New guidelines from the American Academy of Pediatrics (AAP) urge schools to abandon their “no-nit” policies and permit children with head lice to stay in class.
“No child should be allowed to miss valuable school time because of head lice,” the researchers reported (Pediatrics. 2010;126:392-403).
Nits are the empty casings of lice eggs, but the term is sometimes used to refer to the actual eggs. The panel stated that exclusion of children with nits alone would have resulted in many of those youngsters missing school unnecessarily. Head-lice infestations have been shown to have low contagion in classrooms. Lice crawl; they cannot hop or fly (although some reports maintain that combing dry hair can eject an adult louse more than a meter from an infested scalp). Lice are usually transmitted through direct contact with the head of an infested individual. Those found on combs are usually injured or dead, and most healthy lice won’t leave a healthy head unless there is a heavy infestation. Unlike body lice, head lice do not carry any disease agent.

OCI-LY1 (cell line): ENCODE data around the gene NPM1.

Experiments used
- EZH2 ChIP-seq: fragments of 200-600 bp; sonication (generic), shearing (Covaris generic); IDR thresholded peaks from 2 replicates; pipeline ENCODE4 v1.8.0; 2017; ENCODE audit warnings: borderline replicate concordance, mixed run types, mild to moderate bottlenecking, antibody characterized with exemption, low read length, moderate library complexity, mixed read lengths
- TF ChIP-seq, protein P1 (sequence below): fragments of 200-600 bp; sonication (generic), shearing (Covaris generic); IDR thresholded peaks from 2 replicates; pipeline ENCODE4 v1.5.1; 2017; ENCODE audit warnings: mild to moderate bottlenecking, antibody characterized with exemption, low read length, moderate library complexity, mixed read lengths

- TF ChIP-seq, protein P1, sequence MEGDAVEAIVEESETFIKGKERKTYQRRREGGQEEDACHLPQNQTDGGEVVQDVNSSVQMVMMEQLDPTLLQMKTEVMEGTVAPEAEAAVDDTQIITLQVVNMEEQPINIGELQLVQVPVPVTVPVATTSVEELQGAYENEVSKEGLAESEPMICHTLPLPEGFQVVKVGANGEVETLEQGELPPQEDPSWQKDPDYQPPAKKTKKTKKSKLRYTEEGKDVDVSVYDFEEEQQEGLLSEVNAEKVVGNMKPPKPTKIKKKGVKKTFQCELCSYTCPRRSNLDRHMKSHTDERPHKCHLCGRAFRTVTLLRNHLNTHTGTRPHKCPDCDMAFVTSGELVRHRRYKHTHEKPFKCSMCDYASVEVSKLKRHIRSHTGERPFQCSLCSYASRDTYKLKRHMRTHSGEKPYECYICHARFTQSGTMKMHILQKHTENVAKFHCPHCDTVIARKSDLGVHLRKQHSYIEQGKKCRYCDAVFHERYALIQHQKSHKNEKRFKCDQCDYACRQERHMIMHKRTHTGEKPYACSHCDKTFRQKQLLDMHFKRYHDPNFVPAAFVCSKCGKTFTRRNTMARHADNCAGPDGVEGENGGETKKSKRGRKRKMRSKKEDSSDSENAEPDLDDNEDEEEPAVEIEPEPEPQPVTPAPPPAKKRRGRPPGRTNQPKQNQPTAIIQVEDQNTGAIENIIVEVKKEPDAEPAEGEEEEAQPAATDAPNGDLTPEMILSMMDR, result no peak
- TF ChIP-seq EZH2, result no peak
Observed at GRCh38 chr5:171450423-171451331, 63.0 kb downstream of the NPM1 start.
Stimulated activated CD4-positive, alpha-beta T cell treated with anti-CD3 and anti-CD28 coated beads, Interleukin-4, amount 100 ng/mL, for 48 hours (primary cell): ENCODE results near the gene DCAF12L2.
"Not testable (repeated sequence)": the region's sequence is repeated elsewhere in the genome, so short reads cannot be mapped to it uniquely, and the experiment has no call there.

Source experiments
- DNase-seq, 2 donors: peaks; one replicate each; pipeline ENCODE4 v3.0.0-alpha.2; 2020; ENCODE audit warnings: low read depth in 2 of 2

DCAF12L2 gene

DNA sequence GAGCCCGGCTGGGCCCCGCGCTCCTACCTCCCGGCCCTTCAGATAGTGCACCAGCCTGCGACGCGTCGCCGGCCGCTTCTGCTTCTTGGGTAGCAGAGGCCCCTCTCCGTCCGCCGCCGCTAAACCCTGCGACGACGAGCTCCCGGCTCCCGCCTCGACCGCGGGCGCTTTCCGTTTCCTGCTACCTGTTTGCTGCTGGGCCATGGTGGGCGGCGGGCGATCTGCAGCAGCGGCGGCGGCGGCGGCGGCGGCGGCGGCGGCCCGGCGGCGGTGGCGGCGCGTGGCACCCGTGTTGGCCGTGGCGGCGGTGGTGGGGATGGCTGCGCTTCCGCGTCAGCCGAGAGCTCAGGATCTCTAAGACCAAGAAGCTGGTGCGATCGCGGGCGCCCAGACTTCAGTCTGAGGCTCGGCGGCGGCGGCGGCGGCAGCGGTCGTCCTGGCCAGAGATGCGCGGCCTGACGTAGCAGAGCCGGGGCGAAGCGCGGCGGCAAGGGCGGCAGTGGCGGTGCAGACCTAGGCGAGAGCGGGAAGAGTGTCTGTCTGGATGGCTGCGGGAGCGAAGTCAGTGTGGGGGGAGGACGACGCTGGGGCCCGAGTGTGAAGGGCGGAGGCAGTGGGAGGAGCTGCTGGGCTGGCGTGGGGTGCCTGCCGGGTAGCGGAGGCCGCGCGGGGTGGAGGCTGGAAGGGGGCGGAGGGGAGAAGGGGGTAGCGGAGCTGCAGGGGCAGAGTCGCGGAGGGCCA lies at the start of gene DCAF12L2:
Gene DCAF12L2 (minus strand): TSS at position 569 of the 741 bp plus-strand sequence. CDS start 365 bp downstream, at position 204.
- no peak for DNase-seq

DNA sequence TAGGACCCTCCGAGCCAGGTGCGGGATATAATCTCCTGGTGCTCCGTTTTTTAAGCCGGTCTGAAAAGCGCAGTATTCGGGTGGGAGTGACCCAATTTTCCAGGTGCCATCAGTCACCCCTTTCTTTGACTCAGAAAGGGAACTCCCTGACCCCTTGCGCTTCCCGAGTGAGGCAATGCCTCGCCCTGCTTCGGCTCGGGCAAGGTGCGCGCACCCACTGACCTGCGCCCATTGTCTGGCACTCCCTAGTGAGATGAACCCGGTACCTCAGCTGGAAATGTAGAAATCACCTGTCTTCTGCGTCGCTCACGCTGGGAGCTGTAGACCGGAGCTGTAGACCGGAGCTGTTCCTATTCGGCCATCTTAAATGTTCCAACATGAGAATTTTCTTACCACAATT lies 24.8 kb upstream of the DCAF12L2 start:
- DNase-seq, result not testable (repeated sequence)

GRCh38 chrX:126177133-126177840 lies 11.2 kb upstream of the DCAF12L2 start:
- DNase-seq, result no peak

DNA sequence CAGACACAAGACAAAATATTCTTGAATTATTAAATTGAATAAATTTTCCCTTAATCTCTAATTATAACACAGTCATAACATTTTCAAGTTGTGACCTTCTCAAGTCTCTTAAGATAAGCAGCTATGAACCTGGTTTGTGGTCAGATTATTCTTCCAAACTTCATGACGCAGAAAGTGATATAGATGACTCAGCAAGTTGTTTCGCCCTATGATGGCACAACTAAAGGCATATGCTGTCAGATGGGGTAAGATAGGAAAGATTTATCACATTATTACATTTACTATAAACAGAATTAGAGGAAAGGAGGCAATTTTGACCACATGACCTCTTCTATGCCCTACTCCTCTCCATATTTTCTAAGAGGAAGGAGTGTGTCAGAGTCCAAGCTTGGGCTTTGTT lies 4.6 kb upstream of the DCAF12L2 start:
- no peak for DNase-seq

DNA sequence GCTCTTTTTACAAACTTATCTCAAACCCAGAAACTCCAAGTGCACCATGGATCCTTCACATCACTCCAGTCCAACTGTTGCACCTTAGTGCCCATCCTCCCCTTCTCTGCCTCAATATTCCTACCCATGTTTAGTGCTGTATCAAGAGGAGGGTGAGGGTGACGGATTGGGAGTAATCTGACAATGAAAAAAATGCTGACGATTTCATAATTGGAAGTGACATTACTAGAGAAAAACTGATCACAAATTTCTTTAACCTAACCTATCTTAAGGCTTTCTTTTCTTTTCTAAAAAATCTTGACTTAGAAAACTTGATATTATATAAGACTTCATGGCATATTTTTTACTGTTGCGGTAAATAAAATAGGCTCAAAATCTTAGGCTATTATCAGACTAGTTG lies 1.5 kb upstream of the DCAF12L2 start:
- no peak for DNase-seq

The new document updates treatment and management guidelines made in a 2002 AAP clinical report.